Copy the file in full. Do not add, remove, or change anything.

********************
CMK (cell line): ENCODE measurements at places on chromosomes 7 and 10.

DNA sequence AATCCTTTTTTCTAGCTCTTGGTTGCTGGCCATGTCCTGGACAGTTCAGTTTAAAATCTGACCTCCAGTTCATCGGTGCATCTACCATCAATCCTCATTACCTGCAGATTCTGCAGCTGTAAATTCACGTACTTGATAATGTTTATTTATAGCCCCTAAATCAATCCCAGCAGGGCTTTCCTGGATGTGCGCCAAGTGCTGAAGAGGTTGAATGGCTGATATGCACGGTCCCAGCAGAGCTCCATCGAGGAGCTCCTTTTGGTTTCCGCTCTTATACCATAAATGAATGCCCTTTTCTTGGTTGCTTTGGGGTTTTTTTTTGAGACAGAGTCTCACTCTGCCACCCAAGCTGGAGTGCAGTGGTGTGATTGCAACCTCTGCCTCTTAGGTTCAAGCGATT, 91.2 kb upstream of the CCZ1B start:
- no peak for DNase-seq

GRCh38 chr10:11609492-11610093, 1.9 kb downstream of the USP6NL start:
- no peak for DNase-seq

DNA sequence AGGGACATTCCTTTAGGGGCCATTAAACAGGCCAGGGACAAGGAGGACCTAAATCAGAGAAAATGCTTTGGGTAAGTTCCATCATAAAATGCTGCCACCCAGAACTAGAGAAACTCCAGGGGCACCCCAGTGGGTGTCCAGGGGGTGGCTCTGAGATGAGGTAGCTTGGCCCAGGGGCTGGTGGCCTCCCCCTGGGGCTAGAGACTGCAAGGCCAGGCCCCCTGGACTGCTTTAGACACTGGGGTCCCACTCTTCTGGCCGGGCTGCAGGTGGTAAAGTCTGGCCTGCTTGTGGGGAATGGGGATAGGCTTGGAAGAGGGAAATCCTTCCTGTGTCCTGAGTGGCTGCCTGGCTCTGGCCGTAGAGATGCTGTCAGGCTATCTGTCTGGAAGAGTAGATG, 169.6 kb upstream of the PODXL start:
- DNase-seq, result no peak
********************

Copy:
CMK (cell line): ENCODE measurements at places on chromosomes 7 and 10.

DNA sequence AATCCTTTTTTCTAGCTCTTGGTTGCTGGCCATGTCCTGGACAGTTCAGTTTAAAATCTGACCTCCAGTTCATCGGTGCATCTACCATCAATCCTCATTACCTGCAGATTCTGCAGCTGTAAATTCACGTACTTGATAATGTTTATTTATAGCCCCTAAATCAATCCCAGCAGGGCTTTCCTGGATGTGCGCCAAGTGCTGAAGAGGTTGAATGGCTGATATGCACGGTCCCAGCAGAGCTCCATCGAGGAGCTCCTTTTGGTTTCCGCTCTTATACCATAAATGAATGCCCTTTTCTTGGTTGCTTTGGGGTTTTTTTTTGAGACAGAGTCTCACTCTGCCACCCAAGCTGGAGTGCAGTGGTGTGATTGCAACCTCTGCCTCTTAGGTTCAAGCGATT, 91.2 kb upstream of the CCZ1B start:
- no peak for DNase-seq

GRCh38 chr10:11609492-11610093, 1.9 kb downstream of the USP6NL start:
- no peak for DNase-seq

DNA sequence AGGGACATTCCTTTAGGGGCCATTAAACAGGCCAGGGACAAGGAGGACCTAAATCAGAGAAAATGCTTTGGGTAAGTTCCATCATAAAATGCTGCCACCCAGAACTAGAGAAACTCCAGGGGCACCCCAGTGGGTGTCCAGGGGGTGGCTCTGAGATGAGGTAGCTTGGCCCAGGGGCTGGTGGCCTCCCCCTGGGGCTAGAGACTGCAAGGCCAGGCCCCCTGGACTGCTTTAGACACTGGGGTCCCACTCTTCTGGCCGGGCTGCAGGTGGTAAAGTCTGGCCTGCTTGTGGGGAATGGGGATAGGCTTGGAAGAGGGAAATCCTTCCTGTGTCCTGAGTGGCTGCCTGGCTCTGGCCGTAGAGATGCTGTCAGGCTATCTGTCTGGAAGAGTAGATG, 169.6 kb upstream of the PODXL start:
- DNase-seq, result no peak